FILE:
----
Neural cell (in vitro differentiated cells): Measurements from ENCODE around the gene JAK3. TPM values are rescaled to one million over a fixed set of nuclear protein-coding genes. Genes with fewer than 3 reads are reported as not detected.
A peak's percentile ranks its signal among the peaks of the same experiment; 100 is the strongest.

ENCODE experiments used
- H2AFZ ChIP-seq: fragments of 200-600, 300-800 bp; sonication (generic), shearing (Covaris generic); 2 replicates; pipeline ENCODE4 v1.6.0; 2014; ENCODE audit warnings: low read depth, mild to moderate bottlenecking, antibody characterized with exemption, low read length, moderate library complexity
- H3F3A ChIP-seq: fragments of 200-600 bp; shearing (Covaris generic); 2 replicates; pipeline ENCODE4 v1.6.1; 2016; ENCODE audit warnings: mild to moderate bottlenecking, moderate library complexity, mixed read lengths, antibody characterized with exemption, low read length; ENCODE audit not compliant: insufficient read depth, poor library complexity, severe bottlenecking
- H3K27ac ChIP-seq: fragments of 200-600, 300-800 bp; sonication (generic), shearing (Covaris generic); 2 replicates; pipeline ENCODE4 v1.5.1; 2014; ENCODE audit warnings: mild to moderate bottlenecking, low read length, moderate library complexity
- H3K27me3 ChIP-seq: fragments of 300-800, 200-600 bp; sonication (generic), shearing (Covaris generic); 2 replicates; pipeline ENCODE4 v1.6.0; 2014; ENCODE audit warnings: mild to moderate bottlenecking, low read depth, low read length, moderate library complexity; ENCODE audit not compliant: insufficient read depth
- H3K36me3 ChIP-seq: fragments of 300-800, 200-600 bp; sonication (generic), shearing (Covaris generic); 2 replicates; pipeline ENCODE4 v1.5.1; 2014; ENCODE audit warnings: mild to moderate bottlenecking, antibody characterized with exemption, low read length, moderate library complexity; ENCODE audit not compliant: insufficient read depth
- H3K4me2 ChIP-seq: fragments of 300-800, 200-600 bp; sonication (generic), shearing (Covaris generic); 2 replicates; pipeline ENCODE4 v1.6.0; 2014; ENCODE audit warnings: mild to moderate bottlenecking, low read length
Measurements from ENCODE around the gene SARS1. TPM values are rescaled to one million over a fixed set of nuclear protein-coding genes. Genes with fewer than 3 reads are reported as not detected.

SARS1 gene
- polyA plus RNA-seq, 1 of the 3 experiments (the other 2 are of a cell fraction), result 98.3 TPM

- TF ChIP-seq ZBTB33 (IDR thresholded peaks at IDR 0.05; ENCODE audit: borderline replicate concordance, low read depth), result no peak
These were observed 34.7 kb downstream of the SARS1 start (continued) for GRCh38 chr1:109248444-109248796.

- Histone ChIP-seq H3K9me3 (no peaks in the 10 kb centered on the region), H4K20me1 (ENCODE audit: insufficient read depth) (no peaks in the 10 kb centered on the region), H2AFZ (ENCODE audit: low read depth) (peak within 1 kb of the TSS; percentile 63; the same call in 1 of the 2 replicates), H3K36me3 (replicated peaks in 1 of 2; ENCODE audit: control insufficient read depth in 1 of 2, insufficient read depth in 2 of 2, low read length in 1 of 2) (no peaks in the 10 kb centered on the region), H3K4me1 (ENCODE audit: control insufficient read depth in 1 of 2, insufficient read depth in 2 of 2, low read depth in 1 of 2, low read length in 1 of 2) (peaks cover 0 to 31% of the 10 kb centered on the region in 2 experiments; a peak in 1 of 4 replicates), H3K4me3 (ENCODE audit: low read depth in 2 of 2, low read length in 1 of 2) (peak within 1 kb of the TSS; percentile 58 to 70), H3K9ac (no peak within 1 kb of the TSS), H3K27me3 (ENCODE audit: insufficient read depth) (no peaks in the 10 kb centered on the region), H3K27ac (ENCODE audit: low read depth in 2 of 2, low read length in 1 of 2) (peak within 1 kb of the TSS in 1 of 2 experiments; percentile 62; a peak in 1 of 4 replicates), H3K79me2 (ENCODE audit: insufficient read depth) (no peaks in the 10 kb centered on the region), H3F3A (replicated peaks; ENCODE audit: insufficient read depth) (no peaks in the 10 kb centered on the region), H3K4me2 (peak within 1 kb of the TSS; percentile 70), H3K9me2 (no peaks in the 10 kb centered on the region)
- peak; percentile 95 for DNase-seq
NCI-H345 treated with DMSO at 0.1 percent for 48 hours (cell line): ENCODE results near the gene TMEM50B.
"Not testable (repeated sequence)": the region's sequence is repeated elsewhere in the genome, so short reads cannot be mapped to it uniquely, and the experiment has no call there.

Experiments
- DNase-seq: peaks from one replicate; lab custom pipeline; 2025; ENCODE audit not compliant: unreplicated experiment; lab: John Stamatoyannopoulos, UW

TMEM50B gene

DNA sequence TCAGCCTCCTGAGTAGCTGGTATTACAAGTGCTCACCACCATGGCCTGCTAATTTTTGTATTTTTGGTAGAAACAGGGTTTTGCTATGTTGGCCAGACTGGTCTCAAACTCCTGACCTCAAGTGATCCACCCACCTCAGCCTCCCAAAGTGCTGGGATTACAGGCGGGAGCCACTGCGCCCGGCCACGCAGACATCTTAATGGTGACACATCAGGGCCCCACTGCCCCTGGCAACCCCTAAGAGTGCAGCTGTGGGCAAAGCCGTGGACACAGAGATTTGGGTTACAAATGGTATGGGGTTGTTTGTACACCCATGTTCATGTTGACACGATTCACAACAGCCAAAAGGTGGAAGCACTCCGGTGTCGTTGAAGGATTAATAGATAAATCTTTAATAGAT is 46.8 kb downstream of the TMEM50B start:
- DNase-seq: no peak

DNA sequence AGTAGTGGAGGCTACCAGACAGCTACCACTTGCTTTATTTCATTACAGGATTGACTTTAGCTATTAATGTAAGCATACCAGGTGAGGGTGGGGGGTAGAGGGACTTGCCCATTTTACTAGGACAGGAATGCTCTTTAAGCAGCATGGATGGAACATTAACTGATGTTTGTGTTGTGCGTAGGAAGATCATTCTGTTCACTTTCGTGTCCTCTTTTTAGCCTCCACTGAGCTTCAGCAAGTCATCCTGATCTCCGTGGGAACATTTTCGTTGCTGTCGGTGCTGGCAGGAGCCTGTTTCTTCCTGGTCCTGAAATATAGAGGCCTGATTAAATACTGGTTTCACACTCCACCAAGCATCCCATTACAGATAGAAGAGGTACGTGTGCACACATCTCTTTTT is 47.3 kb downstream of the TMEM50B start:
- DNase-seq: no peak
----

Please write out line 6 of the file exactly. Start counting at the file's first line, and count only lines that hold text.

- H3K27ac ChIP-seq: fragments of 200-600, 300-800 bp; sonication (generic), shearing (Covaris generic); 2 replicates; pipeline ENCODE4 v1.5.1; 2014; ENCODE audit warnings: mild to moderate bottlenecking, low read length, moderate library complexity